Style the HTML hr tag with CSSStyle the HTML hr tag with CSS

Posted June 10th, 2011 in HTML and CSS

In the past I've fallen into the trap of creating a special class for rendering lines or separators in an HTML document and assigning the class to a div, ending up with something like <div class="line"></div> or something along those lines. Not only is this not semantic, it's a whole bunch of extra unecessary HTML code which can be simplified by styling and using the often forgotten <hr> tag.

Default style for the hr tag

The default browser styling for the <hr> tag is this:


It's usually something like a 1px high transparent part with a border around it making it appear somewhat 3-dimensional. And yes, it's ugly.

Making hr look better with some CSS styling

To make a single pixel height line with none of the 3D looking effects simply set the height, remove the borders and assign a background-color. Because of a quirk in IE6 and IE7, the same color needs to be assigned to the color attribute otherwise it will use a default.

hr {
    border: none;
    background-color: #ccc;
    color: #ccc;
    height: 1px;
}

And here's that hr rendered in the browser:


Using the borders and background color to make a gradient

Using the border-top and border-bottom along with a background color, it's possible to create a three color gradient effect without using an image.

hr {
    border: none;
    /* top    */ border-top: 1px solid #ccc;
    /* middle */ background-color: #ddd; color: #ddd;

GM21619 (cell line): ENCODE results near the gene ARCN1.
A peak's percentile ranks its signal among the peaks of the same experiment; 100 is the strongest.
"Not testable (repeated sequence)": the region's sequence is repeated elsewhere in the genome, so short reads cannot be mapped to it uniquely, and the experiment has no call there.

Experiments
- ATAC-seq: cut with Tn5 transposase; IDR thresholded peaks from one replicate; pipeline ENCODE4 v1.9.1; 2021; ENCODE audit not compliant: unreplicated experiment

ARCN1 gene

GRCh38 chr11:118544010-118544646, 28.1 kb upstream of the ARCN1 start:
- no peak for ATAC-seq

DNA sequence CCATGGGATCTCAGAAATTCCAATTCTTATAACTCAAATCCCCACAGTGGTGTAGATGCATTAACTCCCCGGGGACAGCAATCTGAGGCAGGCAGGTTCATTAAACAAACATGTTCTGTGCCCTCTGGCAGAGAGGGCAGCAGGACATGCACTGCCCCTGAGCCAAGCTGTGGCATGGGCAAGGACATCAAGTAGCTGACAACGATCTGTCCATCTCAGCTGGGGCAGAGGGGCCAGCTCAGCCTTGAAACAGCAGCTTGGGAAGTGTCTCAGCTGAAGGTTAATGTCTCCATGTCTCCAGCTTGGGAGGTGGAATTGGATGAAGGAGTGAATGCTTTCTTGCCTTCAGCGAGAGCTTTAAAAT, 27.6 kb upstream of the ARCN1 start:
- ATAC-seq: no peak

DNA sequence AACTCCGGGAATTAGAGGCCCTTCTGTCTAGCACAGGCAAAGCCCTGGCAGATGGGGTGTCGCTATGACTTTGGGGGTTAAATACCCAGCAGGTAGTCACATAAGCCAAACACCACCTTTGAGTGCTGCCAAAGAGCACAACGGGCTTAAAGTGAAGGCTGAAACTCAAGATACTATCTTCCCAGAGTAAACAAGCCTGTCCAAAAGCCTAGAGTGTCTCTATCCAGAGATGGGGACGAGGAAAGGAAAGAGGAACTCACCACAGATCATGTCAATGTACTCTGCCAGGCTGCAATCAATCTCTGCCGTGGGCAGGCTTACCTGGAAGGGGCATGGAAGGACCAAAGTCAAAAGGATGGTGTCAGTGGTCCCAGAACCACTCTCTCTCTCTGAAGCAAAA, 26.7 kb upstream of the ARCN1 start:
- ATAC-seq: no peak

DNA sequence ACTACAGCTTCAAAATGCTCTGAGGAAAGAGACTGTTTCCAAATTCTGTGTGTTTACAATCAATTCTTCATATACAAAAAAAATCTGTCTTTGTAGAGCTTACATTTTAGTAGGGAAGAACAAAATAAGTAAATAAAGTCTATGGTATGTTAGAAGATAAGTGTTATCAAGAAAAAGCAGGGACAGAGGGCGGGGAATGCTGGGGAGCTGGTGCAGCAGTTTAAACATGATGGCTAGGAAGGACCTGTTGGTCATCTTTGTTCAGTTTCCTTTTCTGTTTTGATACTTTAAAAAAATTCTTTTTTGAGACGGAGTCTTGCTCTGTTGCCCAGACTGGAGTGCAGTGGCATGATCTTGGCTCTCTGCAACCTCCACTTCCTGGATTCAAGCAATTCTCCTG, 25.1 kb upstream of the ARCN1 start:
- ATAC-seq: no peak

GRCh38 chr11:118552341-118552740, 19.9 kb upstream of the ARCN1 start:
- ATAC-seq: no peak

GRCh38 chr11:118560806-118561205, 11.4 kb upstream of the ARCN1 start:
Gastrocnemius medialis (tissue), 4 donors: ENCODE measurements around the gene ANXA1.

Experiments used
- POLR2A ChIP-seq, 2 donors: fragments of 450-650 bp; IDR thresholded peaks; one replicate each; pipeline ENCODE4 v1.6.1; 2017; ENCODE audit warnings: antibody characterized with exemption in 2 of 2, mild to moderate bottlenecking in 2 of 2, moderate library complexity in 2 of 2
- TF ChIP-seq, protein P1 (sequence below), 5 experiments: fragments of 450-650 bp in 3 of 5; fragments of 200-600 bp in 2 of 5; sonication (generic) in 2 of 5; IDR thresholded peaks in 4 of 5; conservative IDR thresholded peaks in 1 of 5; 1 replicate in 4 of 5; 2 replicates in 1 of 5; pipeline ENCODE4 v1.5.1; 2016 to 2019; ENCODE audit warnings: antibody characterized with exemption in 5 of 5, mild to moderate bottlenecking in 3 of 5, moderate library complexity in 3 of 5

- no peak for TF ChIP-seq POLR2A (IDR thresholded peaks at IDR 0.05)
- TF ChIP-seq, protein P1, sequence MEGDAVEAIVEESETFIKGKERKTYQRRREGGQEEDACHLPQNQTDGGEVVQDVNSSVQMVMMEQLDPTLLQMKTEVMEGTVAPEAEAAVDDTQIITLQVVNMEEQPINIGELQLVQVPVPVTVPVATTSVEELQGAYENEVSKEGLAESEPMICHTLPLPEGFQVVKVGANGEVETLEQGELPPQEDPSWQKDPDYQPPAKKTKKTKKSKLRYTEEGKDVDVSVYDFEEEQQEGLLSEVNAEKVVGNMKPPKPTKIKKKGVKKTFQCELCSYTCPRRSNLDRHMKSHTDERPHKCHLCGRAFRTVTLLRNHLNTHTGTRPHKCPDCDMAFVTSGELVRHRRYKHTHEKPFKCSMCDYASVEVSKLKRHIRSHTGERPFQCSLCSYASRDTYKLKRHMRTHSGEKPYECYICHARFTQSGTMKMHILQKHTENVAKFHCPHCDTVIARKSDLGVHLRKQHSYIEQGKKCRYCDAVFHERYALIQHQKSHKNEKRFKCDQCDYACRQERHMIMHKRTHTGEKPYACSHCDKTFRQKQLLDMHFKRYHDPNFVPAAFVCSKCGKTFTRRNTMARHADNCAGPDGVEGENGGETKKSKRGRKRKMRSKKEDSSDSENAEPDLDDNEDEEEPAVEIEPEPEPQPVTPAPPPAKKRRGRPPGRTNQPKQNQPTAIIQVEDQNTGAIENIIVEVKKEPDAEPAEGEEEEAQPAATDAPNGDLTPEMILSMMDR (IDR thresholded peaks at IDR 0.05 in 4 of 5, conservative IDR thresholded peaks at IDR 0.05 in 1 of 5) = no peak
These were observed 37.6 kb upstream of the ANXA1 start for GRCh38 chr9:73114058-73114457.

/* bottom */ border-bottom: 1px solid #eee;
    height: 1px;
    *height: 3px; /* IE6+7 need the total height */
}

The *star hack makes the height setting 3px for just IE6 and IE7. It needs to be set to the total height of the hr for those two browsers, including the height you want in the middle and the height of the borders. Alternatively you can set it in a browser specific stylesheet.

Here it is rendered in the browser.


The three step gradient isn't particularly wonderful looking and not much better than the default, but it gives you the idea that you can do quite a bit with the hr tag. Playing around with different color and shade combinations would probably make a better effect.

Having just a two step gradient instead probably looks better, as shown below:

hr {
    border: none;
    /* top    */ border-top: 1px solid #ccc;
    /* middle */ background-color: #ddd; color: #ddd;
    height: 1px;
    *height: 2px; /* IE6+7 need the total height */
}

And the rendered hr:


Using a background image

Instead of coloring the borders and background, assign a background image to the hr tag if you want complete control over how the line looks.

hr {
    background: url(/path/to/background.jpg);
    border: none;
    height: 5px;
}

There is also a quirk in IE6 and and IE7 which will render a border around the image no matter what; there appears to be no way of removing it or controlling the colors it uses. However, as these browsers are now finally almost disappeared completely it's not worth worrying about.

Setting the width

Finally, to prevent the hr element from being 100% wide, it's possible to set the width. It will always be center aligned but setting the margins to 0 will make it align to the left. Alternatively set the margins to some other value to set them in the desired position.

hr {
    margin: 0;
    width: 100px;
}

Once again, IE6 and IE7 are quirky and will align it to the center regardless of the margin setting. If the width is set to less than 100% and you actually care about these browsers, you'd need to set the deprecated align property of the hr element.

Conclusion

Why use a non-semantic div tag for rendering a line or separator in an HTML document when you can use the hr tag instead? That's what it's for and it's really easy to style and make it look better than the default, barring a couple of IE6 and IE7 quirks.

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